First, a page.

Continental Shifts: Ritual and Memory

French Vietnamese choreographer Ea Sola joins Indian writer Swati Chopra and German anthropologist Dr Rita Langer in a wide-ranging discussion exploring the poignancy of lost and living traditions, rituals and cultural memory in Vietnam, India and south east Asia. In association with British Council.

Edinburgh International Festival at The Hub
Tickets £6.
Further information on how to book this event can be found here


4th August-9th September 2011
Body Bags / Simonides

An installation following the launch of the book "Simonides."
Photographs by Norman McBeath
Texts by Robert Crawford.

The greatest poems of the ancient greek poet simonides are body bags. Zipped inside are the remains of human lives. Most of Simonides's work survives as fragments. Often no longer than captions, these fragments' very brevity gives them an eerie contemporaneity in our era saturated with its own shortened text messages. Here are tiny 'texts' that are eroded yet seem set to last forever. Remembering those lost in combat zones, the epitaphs of Simonides go with the apparent timeless- ness of black-and-white photography; yet, like photographs, they are occasioned by particular instants. Photographs, body bags, curt memorials, they are tagged with the names of the dead.

Exhibition held at Studios c3 & c4 ·
Main Building Edinburgh College of Art ·
74 Lauriston Place · Edinburgh eh3 9df
Open 10am to 5pm every day
Admission free
Further information on this event can be found here


Summer Lecture

31st May 2011
"Death, Commemoration, and the Nation: The Confederate States of America"
Dr Paul Quigley, Lecturer in American History, University of Edinburgh

This lecture will begin at 5pm in the Common Room of the School of Arts, Culture and Environment. This is located in Minto House, 20 Chambers Street, Edinburgh. A link to a map showing the location of this building can be found here.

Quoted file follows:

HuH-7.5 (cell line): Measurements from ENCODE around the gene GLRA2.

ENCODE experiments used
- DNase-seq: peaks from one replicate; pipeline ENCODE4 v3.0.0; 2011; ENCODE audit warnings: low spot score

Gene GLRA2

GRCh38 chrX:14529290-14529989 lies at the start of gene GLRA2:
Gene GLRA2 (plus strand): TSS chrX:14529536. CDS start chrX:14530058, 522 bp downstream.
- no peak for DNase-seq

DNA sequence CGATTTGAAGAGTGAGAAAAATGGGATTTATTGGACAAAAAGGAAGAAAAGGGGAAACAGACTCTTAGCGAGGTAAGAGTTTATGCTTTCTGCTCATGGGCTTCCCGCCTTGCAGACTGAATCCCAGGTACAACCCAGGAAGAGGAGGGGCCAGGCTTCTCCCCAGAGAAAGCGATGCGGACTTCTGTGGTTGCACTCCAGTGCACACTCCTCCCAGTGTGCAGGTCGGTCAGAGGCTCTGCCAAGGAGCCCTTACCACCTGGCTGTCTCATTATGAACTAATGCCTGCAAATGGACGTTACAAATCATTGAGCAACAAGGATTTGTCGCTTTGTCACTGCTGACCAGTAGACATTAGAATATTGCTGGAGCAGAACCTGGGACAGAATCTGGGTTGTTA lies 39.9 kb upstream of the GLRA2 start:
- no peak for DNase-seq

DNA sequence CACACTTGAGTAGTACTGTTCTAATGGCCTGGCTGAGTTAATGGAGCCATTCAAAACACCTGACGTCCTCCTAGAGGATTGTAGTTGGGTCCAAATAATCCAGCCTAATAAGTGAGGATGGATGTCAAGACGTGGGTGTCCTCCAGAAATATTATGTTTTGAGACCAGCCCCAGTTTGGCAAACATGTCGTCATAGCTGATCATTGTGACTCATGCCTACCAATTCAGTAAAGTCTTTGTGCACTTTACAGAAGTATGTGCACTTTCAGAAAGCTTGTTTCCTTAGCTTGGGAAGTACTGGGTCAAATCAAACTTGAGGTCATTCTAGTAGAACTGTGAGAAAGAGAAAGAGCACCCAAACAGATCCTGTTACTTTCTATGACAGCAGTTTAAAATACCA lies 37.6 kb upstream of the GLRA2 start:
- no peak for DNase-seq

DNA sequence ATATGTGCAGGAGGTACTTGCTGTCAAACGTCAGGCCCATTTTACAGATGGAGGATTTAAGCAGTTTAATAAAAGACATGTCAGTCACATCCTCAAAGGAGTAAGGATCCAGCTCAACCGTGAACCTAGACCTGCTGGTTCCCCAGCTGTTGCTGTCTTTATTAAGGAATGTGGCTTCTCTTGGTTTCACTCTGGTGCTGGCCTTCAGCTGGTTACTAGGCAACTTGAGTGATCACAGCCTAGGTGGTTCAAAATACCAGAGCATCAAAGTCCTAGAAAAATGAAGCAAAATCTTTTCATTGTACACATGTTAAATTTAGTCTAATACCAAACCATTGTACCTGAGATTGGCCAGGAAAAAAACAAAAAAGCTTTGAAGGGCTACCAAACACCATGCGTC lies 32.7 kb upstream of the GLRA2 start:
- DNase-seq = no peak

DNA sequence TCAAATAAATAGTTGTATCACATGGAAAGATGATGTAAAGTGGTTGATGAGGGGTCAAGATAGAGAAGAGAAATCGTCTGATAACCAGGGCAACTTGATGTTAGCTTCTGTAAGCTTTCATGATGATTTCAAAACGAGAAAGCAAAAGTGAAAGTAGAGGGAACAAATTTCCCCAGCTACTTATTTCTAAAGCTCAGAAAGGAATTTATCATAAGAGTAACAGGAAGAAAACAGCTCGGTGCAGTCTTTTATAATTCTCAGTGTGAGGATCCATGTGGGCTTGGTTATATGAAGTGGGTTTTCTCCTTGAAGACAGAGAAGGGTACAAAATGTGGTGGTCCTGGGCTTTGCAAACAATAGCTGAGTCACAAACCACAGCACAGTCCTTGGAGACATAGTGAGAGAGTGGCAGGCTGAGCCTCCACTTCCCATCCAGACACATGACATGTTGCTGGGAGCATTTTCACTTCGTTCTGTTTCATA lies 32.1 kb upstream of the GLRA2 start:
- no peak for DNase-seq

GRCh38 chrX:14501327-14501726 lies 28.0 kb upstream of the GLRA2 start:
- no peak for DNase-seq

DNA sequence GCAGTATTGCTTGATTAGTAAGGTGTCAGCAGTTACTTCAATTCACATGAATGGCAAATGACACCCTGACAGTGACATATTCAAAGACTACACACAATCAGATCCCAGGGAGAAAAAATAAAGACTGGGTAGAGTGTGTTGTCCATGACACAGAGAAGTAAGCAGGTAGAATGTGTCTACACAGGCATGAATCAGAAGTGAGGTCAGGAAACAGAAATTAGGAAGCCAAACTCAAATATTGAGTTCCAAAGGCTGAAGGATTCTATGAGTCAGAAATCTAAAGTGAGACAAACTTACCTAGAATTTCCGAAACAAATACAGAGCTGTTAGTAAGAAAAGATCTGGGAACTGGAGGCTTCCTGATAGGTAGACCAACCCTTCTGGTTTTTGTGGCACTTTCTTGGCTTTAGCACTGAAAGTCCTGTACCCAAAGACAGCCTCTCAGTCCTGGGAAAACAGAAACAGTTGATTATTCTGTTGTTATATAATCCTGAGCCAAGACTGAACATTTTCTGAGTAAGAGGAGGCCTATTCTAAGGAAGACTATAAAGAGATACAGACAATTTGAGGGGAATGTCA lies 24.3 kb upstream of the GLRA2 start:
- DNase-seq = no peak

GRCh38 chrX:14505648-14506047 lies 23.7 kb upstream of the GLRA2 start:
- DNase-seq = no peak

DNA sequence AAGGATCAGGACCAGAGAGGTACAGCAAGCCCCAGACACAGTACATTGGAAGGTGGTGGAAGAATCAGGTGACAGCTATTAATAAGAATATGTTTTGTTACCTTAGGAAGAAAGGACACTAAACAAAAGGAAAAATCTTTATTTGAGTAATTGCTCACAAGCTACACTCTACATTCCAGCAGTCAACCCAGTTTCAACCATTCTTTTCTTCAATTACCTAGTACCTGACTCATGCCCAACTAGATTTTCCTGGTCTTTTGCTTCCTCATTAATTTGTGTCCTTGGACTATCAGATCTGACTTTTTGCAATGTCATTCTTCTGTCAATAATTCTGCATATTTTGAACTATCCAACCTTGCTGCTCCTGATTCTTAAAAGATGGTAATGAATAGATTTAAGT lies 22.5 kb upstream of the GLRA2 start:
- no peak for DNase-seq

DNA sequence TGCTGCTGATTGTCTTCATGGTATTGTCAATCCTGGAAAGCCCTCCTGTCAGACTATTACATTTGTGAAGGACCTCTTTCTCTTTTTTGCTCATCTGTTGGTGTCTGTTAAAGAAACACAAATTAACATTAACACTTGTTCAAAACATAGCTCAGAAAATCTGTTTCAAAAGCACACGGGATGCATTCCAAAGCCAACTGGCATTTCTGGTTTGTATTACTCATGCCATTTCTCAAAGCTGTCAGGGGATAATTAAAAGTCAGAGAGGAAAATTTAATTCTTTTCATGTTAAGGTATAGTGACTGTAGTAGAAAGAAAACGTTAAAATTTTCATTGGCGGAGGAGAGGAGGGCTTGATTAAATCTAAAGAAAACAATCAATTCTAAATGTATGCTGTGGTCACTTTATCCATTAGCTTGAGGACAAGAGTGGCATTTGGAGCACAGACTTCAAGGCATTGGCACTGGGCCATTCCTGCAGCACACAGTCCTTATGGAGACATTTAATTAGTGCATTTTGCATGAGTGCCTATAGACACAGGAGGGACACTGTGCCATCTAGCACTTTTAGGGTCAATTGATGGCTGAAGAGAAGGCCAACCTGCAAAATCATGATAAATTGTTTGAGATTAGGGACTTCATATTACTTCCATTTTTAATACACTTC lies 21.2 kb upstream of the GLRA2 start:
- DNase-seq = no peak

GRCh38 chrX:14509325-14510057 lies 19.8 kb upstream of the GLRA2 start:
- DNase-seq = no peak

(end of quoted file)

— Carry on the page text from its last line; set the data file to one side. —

Death, Commemoration and Memory: Christmas Lecture Series

This year's Christmas Lecture Series focused on commemorative architecture. The first lecture discussed the architecture of Thomas Jefferson and its relationship with trans-atlantic political events, with the second considering the association between death and the macabre through the architecture of Nicholas Hawksmoor.

30th November 2010

Thomas Jefferson: Revolutionary Architect
Professor Richard Guy Wilson, University of Virginia

Thomas Jefferson, the principle author of the American Declaration of Independence and the 3rd President of the United States once declared: "Architecture is my delight, and putting up and pulling down one of my favorite amusements." Although he once said: "Palladio. . . was the Bible," his work exhibited a degree of independence. This talk will consider Jefferson's sources and some of his major works along with the question of political identity.
A collaborative event organised and sponsored by the Department of Architecture, University of Edinburgh, The Prokalo Lecture Series and the DCM Research Group.

9th December 2010

'I cou'd not Weep then but I can Build now'. Nicholas Hawksmoor: the Architect of Death and the Death of the Architect.
Dr Matthew Walker, University of Edinburgh

This paper will explore the perception of Nicholas Hawksmoor as a figure associated with death and the macabre. It will discuss literary representations of Hawksmoor and the interplay between death and architecture in his buildings (particularly the Mausoleum at Castle Howard in Yorkshire). Overall the paper will provide new contexts in which we might read Hawksmoor, his buildings and death: ones that eschew straightforward biography. To this end, it will turn to another death: the death of Roland Barthes's author, or in this case, architect.


24-25 June 2010
Death, Commemoration and Memory: An exploration of representation, concept and change

visit the conference page here.


  © Created by Fandango Design, 2010